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Do Florida Mosquitoes Take A Break For The Holidays?

In: Mosquitoes  |  Pest Prevention Tips

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We all know that mosquitoes can carry some pretty nasty viruses. The threat of dengue fever and chikungunya has even prompted state health authorities to set up advanced warning stations to track these viruses. So it is logical to wonder if winter is a time when we can let our guard down a little. Here are some of the factors that can affect mosquito populations during the Florida winter, and how these affect the threat to you and your family.
We all know that mosquitoes love blood, but do you know that mosquitoes love moisture just as much. Just like blood, water is essential to their breeding process. After a blood meal, the female mosquito will mate, and then find a nice moist place to lay her eggs. This may be a pool of water, a pond, or some wet grass. The more moisture that is available, the faster mosquitoes can breed. You probably see where we're going with this. Florida winters are wet, that means mosquitoes are getting more of what they want; but they must balance this abundance of wetness with the fact that they can't stand the cold.
You would think that being a cold-blooded creature, mosquitoes would like the cold. But the reality is they don't like it to be too hot or too cold. In the heat of the noon-day summer sun, they can be found hiding in bushes or in some other form of covering. When the temperature drops in the evening, they come back out.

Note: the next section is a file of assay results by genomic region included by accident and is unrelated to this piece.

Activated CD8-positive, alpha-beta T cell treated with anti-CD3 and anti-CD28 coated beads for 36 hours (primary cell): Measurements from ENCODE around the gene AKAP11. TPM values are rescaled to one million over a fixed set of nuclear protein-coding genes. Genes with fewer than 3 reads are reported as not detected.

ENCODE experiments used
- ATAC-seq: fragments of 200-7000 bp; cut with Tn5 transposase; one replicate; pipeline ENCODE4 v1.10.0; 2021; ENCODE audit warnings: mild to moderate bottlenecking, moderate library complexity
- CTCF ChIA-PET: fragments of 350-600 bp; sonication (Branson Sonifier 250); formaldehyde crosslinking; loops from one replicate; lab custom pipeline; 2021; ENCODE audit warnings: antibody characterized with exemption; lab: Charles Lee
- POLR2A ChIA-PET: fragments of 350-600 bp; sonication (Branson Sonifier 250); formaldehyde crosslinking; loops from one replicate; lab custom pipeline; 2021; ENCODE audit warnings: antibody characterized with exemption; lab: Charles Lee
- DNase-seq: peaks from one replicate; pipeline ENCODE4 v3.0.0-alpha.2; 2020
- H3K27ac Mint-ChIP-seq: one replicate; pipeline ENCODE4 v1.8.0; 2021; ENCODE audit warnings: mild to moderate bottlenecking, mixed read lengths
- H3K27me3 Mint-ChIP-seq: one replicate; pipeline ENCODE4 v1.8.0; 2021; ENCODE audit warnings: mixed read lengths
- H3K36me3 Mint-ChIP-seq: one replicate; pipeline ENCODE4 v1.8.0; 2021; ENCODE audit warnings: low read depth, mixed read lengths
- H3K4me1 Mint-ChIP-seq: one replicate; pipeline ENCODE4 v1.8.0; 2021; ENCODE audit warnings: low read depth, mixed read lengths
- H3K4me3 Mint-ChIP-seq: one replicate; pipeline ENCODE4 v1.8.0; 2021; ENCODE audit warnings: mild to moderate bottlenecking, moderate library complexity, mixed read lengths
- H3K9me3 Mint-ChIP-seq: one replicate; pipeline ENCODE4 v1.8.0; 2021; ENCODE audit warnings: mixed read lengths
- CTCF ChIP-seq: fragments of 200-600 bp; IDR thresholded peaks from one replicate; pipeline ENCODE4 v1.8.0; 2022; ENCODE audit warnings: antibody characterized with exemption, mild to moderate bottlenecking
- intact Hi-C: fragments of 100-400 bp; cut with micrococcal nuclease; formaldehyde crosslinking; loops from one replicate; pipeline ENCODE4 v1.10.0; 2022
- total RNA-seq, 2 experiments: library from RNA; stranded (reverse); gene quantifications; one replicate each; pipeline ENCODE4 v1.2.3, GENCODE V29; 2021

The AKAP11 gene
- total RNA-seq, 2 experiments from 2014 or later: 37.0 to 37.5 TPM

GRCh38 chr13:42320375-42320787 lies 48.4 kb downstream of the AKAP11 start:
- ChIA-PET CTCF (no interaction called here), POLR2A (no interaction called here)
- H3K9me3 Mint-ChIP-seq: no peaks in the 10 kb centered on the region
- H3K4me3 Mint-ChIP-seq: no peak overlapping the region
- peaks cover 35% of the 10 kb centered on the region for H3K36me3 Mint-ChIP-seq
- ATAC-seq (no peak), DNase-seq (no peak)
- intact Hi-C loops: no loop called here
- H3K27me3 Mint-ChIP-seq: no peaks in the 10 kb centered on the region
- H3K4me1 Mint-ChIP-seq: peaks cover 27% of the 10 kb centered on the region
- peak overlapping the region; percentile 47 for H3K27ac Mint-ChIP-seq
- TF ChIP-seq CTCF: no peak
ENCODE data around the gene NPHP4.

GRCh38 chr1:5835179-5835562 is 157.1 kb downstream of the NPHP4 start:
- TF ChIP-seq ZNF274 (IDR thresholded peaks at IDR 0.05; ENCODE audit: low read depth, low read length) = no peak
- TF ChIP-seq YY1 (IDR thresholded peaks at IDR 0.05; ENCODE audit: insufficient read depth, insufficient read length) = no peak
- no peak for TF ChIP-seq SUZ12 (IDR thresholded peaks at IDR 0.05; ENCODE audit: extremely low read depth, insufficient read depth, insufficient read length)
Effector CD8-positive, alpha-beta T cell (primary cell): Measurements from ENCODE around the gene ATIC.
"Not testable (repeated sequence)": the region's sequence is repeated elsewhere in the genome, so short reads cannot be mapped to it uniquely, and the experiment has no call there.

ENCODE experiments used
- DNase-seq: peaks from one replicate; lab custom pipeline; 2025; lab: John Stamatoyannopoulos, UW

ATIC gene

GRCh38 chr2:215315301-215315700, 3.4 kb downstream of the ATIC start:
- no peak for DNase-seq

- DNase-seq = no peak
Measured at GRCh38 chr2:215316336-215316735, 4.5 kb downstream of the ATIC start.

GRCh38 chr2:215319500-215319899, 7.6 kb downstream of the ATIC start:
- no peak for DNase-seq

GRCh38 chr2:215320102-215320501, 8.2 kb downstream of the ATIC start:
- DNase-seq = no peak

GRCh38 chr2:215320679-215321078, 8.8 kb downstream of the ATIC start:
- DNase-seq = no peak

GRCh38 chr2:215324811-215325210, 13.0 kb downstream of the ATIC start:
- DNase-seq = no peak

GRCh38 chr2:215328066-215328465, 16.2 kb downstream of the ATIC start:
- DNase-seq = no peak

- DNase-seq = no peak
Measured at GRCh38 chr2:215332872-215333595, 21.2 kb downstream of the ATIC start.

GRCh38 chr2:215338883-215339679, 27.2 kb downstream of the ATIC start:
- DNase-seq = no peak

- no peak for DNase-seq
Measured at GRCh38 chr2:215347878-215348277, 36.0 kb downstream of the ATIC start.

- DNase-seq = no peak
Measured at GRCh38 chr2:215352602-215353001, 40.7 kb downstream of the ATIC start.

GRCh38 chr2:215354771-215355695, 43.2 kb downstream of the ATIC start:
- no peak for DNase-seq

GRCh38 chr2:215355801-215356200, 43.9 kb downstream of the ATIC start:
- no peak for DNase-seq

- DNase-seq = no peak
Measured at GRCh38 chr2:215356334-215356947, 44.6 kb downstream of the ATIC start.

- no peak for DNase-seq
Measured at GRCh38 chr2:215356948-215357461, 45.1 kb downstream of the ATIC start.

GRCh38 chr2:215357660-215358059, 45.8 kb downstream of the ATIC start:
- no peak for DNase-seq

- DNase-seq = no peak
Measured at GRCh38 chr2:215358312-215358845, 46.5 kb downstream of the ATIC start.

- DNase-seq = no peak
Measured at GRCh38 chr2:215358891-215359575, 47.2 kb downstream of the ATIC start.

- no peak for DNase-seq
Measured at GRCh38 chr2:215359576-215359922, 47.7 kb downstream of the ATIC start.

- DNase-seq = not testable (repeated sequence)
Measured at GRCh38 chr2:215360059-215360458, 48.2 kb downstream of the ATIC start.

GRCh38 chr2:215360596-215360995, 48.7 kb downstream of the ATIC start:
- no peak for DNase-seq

What does cold weather do to these cold-blooded creatures? They prefer temperatures in the 80's, to temperatures in the 50's; so when it dips down, they will seek harborage in holes, and wait till the temperature rises again. This is why you may see a drop in mosquitoes on some winter days; but as soon as it warms back up, they are out, taking advantage of all that moisture.
Whether it is winter or summer, mosquitoes prefer the shade. If you're going to be in a shaded area, especially near marsh or wetlands, it would be wise to make sure you have on an insect repellent with DEET in it. DEET is still the best deterrent to mosquito bites--although not complete, as we are sure you are well aware.
Florida mosquitoes don't take a break, and neither should you. If you have year-round pest control with mosquito abatement, it is wise to continue mosquito services through the winter. It may seem quiet on the mosquito front on a few days here and there, but those female mosquitoes are waiting to come back out at a moment's notice, and those eggs in your lawn are waiting to hatch. It is better to be safe, than to be bitten.

Tags: mosquito control  |  mosquito prevention tips  |  mosquitoes